Last month, I talked about the importance of knowing when to say no. This month, I look at how to say no without burning any bridges. It’s not rocket science, but it does require some empathy, diplomacy, and a healthy amount of self-esteem.
If you are anything like me, you may find it difficult to say no for fear of offending the person asking, appearing selfish, or being crippled with guilt for months afterward. If the mere thought of saying no makes you break out in cold sweat, read Part 1 of this post first to help you figure out if you should say yes or no in the first place. Once you have determined “no” is the way to go, read on for tips on how to do it right.
How to Say No the Right Way:
- Do it quickly. Don’t dawdle. Unless you’re ready to help out (which you’re not, if you’re reading this), give them as much notice as possible to line up an alternative. You will do more damage by leading them on than by saying no quickly. If you can’t help, the very least you can do is respect their time.
- Acknowledge that the answer is not what was hoped for. You’re saying no but there is no reason to forget your manners. Make it clear that you are aware of the consequences (e.g., they would have to seek help elsewhere or come up with an alternative solution) but that you must decline.
- Provide a (brief!) reason for saying no. You don’t need to go into details but it’s a good practice to provide a brief explanation. Whether you’re working on another project and don’t have the time, you’re not comfortable with the action being asked of you, or perhaps you’re short on resources and can’t afford the investment – whatever it is, a simple reason provides a sense of closure for the person asking and reassures them that you would have helped if you could. As with #2, don’t over-explain. Remember, you are trying to preserve the relationship with the person asking, so treat it with the honesty and respect it deserves but don’t give them a lengthy sob story. You need to have a reason; you don’t need a Hollywood-worthy plot. And who knows, perhaps the reason you provide for declining is something the other party can alleviate, removing the obstacle to your participation (e.g., a bride can let her maid of honour wear a dress she already owns or purchase the one she wants her to wear herself if it meant her dear friend can now be a part of her special day).
- Do not be overly apologetic. This is a mistake I’ve often made in the past and it took a mind shift to see the error of my ways. When you think about it, you don’t actually have anything to be sorry for. Being asked for something implies that you have a choice: agree or decline. Being a real-life grown-up, you’ve obviously thought about this and determined it is not in your best interest to agree to the request. You’ve made an informed decision. Don’t ruin it by presenting it in a way that undermines it. If you are overly apologetic, you create an impression that you’ve done something wrong and an expectation of atonement for it in the future. All you did was exercise your decision-making powers. Treat it as such and nothing else.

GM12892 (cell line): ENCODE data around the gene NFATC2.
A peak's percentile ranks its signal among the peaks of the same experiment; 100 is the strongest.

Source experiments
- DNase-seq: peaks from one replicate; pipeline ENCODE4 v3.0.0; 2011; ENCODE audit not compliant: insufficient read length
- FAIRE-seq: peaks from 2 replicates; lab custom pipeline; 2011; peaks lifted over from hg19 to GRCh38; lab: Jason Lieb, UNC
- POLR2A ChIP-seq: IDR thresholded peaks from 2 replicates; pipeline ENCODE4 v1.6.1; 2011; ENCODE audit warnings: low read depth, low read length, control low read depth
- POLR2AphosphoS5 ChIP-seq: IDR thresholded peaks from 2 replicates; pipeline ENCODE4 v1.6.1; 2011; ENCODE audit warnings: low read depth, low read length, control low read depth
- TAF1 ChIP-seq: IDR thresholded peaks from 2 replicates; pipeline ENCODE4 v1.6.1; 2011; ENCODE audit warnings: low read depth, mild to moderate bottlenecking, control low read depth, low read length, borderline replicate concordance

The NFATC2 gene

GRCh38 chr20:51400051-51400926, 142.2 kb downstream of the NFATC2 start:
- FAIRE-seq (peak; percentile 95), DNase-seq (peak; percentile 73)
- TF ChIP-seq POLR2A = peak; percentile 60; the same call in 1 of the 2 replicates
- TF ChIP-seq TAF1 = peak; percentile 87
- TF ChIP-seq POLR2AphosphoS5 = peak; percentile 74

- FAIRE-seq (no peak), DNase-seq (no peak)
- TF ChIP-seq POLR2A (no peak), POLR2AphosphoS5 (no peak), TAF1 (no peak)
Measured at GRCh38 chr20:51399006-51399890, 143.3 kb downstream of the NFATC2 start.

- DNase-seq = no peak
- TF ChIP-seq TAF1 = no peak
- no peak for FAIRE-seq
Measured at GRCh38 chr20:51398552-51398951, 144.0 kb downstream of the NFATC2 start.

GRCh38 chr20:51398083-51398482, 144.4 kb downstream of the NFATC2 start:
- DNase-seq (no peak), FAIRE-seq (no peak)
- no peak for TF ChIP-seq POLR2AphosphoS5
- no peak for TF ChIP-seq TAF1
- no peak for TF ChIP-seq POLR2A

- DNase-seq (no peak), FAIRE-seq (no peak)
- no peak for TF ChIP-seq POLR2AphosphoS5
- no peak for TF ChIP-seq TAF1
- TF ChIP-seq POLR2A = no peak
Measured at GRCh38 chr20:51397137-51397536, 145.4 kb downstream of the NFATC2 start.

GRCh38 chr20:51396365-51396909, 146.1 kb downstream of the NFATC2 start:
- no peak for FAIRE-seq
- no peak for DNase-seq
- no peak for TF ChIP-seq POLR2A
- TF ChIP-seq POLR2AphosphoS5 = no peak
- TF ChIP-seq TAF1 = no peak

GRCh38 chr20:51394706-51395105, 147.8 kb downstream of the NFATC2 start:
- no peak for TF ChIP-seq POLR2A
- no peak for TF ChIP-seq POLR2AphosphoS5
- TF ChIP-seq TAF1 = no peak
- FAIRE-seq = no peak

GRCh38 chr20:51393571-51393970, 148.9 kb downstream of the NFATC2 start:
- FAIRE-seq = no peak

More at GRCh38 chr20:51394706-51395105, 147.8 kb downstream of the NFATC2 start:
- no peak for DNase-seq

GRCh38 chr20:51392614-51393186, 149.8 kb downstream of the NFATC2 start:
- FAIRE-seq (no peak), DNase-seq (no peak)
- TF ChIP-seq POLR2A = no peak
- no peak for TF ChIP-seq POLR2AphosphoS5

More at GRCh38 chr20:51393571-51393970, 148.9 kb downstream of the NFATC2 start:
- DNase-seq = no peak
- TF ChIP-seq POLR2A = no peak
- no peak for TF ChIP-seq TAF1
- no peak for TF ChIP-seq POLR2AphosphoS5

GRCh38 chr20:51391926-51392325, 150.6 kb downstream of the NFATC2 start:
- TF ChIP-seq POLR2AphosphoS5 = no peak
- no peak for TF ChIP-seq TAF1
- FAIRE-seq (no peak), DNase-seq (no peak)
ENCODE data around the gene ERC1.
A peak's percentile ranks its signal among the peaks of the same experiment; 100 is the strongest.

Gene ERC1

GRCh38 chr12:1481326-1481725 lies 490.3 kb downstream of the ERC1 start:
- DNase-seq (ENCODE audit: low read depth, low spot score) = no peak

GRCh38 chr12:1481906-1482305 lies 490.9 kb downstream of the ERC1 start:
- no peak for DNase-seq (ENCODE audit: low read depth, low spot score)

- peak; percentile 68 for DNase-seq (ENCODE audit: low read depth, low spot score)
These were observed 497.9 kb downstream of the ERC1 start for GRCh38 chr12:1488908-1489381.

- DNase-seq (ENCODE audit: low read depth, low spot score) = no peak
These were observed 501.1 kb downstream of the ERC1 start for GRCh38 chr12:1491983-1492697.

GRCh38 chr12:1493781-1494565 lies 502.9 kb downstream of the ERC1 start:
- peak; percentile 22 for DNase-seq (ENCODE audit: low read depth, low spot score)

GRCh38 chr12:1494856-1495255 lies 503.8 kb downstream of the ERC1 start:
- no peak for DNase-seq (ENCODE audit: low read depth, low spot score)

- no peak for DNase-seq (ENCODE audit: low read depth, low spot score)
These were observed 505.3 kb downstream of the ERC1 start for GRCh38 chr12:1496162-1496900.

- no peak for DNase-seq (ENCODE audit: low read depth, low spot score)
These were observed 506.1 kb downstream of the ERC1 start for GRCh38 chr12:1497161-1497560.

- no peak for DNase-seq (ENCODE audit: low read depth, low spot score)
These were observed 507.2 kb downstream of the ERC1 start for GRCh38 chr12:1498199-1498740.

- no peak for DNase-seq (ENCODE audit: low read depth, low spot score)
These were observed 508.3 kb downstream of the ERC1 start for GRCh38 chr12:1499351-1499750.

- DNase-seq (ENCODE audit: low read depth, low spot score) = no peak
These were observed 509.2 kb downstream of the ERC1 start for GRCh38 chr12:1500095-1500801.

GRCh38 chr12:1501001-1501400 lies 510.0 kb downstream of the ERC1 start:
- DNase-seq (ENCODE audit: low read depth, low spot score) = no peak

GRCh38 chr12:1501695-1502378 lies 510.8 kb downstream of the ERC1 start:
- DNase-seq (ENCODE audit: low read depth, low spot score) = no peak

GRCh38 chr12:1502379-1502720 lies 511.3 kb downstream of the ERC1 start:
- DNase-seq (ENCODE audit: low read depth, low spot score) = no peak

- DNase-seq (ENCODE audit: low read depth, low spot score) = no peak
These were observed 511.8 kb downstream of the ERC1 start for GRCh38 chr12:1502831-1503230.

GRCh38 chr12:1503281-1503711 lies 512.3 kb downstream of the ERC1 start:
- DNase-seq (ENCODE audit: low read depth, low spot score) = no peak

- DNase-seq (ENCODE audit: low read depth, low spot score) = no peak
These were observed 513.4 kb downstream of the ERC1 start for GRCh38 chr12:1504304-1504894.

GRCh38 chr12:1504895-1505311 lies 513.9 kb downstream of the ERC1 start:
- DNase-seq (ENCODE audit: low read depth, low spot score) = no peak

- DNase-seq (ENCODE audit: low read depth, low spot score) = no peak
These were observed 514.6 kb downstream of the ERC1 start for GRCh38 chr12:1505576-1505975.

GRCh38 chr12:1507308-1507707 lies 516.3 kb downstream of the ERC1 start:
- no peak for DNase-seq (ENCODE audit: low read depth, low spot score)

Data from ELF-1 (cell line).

- Provide an alternative solution if you can. You may not have the time to help right now but it may be possible next month? Or you can recommend another person for the job and are willing to reach out to them on their behalf. Or, perhaps, you would be free to take on the task if they took on one of yours to free up your time. Whatever it is, if you are able to provide a measure of assistance on the terms you are comfortable with, offer it. If nothing else, it shows good will and demonstrates that you have thought about this and are willing to help, just not in the way you were originally asked for.
- Follow up at a later time. Show an interest in the outcome by following up at a later time. Reach out to see if the problem was resolved or the project successful. Perhaps your schedule has freed up and you would like to see if there is anything else left to do that you could help with. Or you have thought of another idea that might help them. Perhaps you recommended someone else for the job and want to make sure they were able to connect. Or perhaps that person thought of another way you might be helpful? Reaching out shows you are invested in helping them succeed, even if you are not able to contribute to that outcome directly.
Not sure how to apply all this to your particular situation? See this handy list of 10 real-life examples of how to say no, from not lending money to a friend to turning down an unwanted promotion to skipping out on bake sale duties.